Heat Recovery

Imofa UK employs various forms of heat recovery in the design and manufacture of its bespoke air handling units maintaining air-quality standards whilst recovering as high a percentage as possible of the heat from the exhausted air stream.

Recovery of heat from the exhaust air in balanced ventilation systems and it’s efficient transfer to the supply fresh air offers major potential for energy savings, contributing significantly to building energy efficiency and the reduction of carbon emissions…

Recuperative Plate Heat Exchangers

No moving parts, built up of alternating layers of plates through which the heat is transferred between the separated supply and exhaust air streams.

  • Corrosion resistant heat transfer plates
  • Extended surface plate design for high heat transfer efficiency
  • Total separation of supply and exhaust airstreams ensuring no cross contamination
  • Efficiency function of plate gaps and lengths, and air flow rate
Energy savings up to 80% Crossflow
Energy savings up to 80% Crossflow
Two heat exchangers can be arranged in a cross / counter flow pattern to increase efficiency.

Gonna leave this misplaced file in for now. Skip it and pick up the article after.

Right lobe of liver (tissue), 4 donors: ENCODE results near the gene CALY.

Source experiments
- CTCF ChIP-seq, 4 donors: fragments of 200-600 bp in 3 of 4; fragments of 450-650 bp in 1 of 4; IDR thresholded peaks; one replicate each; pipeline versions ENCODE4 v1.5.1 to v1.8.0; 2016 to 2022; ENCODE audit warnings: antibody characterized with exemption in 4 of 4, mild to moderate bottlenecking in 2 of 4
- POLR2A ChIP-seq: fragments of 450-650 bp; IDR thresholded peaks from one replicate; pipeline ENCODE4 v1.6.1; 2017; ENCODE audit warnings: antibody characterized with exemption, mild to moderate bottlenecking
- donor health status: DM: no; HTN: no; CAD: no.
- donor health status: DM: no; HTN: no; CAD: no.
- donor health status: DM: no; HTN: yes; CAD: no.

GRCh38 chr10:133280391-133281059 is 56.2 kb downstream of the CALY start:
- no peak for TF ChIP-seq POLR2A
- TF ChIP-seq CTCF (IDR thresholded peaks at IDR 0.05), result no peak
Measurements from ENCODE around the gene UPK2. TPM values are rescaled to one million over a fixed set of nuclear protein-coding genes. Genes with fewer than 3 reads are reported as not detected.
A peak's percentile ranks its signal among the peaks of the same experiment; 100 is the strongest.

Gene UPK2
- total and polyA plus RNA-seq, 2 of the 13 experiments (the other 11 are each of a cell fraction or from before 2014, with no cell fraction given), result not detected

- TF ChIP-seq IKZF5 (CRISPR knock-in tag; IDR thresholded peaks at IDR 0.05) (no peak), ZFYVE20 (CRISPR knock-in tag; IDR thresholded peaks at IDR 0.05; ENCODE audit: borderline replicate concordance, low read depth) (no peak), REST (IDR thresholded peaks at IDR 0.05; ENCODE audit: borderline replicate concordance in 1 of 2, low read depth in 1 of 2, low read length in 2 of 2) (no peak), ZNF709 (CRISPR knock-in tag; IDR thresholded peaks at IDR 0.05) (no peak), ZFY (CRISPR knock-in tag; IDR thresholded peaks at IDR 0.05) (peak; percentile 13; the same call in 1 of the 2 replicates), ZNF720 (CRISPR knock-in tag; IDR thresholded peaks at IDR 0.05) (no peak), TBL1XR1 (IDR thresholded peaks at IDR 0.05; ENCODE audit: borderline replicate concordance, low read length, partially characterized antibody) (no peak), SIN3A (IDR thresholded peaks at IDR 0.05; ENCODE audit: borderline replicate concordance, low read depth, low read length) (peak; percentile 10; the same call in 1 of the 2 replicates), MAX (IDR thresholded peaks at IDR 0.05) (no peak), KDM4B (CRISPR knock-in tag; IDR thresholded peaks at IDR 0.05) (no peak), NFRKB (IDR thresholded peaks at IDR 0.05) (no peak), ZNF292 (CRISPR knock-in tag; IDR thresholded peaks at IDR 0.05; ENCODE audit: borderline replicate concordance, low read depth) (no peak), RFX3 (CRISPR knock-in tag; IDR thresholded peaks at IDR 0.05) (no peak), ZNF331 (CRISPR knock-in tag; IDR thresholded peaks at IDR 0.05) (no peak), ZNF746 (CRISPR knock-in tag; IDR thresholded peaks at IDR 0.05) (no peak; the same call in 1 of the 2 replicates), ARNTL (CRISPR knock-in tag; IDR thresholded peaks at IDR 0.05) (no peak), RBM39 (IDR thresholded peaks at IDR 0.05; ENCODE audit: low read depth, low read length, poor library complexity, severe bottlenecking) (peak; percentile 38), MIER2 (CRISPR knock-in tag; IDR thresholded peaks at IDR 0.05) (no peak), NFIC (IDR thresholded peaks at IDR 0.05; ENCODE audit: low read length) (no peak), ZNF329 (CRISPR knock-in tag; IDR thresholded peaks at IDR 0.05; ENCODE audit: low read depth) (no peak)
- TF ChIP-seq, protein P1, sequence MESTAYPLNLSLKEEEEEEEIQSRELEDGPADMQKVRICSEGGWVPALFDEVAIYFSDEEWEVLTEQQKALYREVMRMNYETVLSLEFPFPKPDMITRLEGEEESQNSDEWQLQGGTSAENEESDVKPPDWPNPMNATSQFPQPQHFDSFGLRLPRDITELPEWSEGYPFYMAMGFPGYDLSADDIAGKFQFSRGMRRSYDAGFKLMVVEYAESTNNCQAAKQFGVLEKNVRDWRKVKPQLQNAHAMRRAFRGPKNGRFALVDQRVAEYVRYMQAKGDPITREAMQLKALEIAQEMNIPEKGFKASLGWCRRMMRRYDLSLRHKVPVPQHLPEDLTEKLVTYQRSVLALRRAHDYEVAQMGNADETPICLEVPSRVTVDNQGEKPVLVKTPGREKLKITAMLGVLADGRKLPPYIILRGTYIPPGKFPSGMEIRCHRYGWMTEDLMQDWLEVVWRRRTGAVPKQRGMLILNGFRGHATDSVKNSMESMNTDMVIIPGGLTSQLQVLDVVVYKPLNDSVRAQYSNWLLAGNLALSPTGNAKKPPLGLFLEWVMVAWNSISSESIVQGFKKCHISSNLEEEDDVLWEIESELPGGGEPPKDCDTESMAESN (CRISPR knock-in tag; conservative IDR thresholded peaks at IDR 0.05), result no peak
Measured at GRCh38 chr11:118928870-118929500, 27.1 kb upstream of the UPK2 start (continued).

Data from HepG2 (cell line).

Energy savings up to 95% Counterflow Energy savings up to 95% Counterflow
Optimised efficiency due to extended heat transfer surface.
Recuperative Plate Heat Exchangers

Rotary Heat Exchangers

Rotary heat exchangers are also employed as a well proven and efficient means of heat recovery providing up to 80% energy savings. The rotating wheel (rotor) is made up of an air permeable heat transfer matrix which picks up heat from the exhaust air and releases it as the wheel passes through the cooler supply air. Depending on the air conditions, and using desiccant coated rotors the heat recovery wheel can also transfer moisture providing both sensible and latent energy recovery.

Mini HR Rotary Fan
Thermal Wheel Flow Diagram

Run–around Coils

A run around coil heat recovery system consists of two matched coils, one located in the exhaust contaminated air stream and the other in the supply fresh air stream. The heat exchange medium (usually water) is pumped in a continuous loop through the coils in a single direction at a constant rate.